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Syrian Pound Slides as U.S., Allies Consider Military Strikes

Syria’s currency slid on the black market as the U.S. and its allies consider military strikes on the country to punish its government for alleged use of chemical weapons.

The pound dropped to 240 per dollar in unofficial trading, according to local currency websites and a trader who asked not to be identified. It was about 195 per dollar earlier this week. The official rate plunged 8.8 percent yesterday to 123.7 per dollar, according to the Syrian central bank.

Central Bank Governor Adib Mayaleh said there was no run on the currency to justify the drop, according to the state-run SANA news agency.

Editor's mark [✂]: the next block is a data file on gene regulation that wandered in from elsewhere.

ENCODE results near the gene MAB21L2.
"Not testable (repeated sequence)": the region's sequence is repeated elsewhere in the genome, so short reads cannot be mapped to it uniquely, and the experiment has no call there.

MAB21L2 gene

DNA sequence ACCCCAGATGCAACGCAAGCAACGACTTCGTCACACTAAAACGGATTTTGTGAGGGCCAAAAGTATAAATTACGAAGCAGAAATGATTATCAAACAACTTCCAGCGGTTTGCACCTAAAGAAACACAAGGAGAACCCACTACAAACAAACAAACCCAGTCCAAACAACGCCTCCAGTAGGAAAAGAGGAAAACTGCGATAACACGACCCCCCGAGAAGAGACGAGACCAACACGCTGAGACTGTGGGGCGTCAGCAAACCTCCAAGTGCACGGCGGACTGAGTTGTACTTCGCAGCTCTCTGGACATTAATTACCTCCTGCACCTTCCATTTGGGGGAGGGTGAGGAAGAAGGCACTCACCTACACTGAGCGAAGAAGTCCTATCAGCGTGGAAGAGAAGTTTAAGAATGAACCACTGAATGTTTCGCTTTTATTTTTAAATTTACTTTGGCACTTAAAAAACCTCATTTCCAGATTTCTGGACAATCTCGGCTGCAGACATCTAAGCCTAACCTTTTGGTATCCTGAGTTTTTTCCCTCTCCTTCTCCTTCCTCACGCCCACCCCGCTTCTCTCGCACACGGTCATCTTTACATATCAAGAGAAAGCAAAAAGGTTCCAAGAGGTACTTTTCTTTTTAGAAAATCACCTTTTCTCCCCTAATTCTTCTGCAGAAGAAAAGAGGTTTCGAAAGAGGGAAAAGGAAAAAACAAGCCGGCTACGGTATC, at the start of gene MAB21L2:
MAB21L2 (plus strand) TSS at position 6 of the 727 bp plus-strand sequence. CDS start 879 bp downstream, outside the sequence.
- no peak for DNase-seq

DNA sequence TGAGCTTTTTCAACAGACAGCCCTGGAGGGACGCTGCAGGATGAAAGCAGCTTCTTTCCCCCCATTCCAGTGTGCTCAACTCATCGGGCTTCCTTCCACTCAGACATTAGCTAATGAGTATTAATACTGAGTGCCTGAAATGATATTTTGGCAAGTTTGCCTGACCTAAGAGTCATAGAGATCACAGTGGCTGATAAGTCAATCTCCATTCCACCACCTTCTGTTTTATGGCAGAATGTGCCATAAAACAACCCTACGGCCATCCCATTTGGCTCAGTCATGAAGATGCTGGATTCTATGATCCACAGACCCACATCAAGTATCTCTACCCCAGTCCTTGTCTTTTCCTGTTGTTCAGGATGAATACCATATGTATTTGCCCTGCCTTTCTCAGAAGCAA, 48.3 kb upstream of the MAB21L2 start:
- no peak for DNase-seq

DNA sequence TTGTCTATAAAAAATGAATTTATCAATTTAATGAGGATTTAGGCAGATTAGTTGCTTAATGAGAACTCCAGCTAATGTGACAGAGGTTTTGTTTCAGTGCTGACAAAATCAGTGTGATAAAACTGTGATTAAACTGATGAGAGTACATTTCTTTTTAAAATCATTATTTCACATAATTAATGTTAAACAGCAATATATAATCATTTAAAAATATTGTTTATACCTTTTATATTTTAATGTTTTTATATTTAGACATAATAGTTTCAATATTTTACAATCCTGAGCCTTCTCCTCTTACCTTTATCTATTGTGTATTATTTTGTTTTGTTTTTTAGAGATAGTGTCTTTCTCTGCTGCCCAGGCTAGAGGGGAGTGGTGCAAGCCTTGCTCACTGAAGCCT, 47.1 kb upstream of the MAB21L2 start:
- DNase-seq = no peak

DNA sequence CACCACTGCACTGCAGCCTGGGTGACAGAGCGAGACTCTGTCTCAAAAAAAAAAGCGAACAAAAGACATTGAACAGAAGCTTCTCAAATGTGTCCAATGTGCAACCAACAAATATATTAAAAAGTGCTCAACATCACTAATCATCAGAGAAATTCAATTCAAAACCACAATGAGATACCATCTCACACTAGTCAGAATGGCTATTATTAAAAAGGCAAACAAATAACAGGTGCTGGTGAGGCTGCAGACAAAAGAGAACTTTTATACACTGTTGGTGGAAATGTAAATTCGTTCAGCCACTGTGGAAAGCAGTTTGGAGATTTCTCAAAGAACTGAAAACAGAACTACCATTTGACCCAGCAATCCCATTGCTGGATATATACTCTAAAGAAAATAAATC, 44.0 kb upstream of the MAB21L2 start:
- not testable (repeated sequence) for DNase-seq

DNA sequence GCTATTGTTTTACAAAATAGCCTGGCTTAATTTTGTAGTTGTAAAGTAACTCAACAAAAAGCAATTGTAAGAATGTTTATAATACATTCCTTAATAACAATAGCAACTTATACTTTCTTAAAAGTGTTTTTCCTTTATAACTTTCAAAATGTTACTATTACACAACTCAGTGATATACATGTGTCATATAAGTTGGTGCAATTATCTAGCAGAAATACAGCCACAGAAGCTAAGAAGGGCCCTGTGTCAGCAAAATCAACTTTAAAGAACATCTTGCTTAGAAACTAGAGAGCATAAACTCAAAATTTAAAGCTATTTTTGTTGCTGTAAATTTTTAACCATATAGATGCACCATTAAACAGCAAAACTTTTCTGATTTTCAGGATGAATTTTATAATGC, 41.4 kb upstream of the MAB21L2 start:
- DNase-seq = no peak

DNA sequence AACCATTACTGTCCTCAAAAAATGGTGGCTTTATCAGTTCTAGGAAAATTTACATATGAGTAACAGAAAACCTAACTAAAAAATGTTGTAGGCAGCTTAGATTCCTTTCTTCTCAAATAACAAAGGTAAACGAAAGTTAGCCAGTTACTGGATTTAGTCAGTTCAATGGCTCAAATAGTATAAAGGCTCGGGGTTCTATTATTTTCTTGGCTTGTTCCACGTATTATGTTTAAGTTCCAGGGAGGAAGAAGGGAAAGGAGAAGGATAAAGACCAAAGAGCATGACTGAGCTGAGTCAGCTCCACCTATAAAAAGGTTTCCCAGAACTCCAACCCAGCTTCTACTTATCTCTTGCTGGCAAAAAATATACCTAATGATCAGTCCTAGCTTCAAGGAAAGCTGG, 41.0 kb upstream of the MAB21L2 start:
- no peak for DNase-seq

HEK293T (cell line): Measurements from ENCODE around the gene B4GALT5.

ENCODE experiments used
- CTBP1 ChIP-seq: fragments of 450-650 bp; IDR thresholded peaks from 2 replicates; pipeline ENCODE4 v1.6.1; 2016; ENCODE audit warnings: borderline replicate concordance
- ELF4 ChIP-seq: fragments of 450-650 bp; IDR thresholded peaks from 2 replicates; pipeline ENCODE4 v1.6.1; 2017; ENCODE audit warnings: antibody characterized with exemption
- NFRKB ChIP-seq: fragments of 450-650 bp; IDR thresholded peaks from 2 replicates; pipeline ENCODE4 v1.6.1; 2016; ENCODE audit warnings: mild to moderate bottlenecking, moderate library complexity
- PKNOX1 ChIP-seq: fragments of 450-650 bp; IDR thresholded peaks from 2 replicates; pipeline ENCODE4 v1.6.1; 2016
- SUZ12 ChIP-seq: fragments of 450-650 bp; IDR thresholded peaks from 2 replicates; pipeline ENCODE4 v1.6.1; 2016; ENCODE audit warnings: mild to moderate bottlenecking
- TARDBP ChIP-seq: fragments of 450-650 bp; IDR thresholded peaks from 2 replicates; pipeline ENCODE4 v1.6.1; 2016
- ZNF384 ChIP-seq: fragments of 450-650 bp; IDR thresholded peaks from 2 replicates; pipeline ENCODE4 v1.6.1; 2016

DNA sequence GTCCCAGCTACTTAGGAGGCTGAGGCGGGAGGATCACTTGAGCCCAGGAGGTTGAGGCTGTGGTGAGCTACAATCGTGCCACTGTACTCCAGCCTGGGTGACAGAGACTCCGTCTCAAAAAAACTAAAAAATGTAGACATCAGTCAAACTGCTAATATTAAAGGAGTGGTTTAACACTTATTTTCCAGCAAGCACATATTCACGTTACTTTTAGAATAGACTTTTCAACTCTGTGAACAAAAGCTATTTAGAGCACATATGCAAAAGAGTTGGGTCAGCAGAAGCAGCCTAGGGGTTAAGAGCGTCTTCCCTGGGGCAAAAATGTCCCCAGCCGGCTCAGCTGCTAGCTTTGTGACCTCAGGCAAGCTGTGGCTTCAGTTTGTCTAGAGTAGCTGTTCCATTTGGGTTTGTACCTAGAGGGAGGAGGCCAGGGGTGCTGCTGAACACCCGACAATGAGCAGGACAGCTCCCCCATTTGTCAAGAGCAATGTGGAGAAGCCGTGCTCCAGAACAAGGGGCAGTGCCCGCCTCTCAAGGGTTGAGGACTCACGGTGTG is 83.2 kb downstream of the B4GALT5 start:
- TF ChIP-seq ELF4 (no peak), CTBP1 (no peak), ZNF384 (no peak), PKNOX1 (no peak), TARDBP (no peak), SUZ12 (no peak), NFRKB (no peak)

Syria has taken a series of measures to limit the decline of its currency, which plunged as low as 345 a dollar last month. President Bashar al-Assad has issued a decree banning the use of foreign currencies for payments and offenders may face prison sentences of three years. Syria’s 15 private banks have been allowed to sell dollars to Syrians at a rate fixed by the central bank and lower than the black market rate.

The pound traded at about 47 to the dollar before the start of the insurgency against President Bashar al-Assad in March 2011. Since then, a deepening civil war together with international sanctions have crippled the country’s economy.

To contact the reporter on this story: Donna Abu-Nasr in Beirut at dabunasr@bloomberg.net

To contact the editor responsible for this story: Andrew J. Barden at barden@bloomberg.net

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